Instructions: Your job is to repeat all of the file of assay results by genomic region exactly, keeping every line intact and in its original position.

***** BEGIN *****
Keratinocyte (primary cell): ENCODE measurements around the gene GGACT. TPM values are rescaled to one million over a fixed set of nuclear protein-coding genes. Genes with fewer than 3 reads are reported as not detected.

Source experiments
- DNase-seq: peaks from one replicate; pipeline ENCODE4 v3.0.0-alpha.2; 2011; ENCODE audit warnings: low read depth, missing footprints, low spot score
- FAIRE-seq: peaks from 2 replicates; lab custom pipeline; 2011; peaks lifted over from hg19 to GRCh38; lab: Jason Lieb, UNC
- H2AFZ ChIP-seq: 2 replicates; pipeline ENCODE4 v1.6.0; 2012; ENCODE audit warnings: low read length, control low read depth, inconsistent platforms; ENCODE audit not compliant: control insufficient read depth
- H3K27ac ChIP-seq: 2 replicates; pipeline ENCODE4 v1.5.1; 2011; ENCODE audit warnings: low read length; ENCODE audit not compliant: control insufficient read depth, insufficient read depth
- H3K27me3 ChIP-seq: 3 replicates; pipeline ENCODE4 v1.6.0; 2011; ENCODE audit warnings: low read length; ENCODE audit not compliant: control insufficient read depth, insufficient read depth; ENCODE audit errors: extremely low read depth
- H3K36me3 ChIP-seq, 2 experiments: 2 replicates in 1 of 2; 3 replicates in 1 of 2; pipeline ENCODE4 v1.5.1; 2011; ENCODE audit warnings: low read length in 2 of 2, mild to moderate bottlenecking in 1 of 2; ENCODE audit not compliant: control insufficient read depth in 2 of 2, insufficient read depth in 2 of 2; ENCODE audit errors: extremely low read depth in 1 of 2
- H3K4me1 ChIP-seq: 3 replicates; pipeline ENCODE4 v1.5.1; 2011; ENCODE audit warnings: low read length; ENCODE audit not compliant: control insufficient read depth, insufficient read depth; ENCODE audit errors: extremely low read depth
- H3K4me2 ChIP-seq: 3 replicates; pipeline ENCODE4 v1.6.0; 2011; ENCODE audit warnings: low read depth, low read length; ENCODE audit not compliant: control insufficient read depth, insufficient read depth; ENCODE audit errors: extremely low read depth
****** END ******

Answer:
Keratinocyte (primary cell): ENCODE measurements around the gene GGACT. TPM values are rescaled to one million over a fixed set of nuclear protein-coding genes. Genes with fewer than 3 reads are reported as not detected.

Source experiments
- DNase-seq: peaks from one replicate; pipeline ENCODE4 v3.0.0-alpha.2; 2011; ENCODE audit warnings: low read depth, missing footprints, low spot score
- FAIRE-seq: peaks from 2 replicates; lab custom pipeline; 2011; peaks lifted over from hg19 to GRCh38; lab: Jason Lieb, UNC
- H2AFZ ChIP-seq: 2 replicates; pipeline ENCODE4 v1.6.0; 2012; ENCODE audit warnings: low read length, control low read depth, inconsistent platforms; ENCODE audit not compliant: control insufficient read depth
- H3K27ac ChIP-seq: 2 replicates; pipeline ENCODE4 v1.5.1; 2011; ENCODE audit warnings: low read length; ENCODE audit not compliant: control insufficient read depth, insufficient read depth
- H3K27me3 ChIP-seq: 3 replicates; pipeline ENCODE4 v1.6.0; 2011; ENCODE audit warnings: low read length; ENCODE audit not compliant: control insufficient read depth, insufficient read depth; ENCODE audit errors: extremely low read depth
- H3K36me3 ChIP-seq, 2 experiments: 2 replicates in 1 of 2; 3 replicates in 1 of 2; pipeline ENCODE4 v1.5.1; 2011; ENCODE audit warnings: low read length in 2 of 2, mild to moderate bottlenecking in 1 of 2; ENCODE audit not compliant: control insufficient read depth in 2 of 2, insufficient read depth in 2 of 2; ENCODE audit errors: extremely low read depth in 1 of 2
- H3K4me1 ChIP-seq: 3 replicates; pipeline ENCODE4 v1.5.1; 2011; ENCODE audit warnings: low read length; ENCODE audit not compliant: control insufficient read depth, insufficient read depth; ENCODE audit errors: extremely low read depth
- H3K4me2 ChIP-seq: 3 replicates; pipeline ENCODE4 v1.6.0; 2011; ENCODE audit warnings: low read depth, low read length; ENCODE audit not compliant: control insufficient read depth, insufficient read depth; ENCODE audit errors: extremely low read depth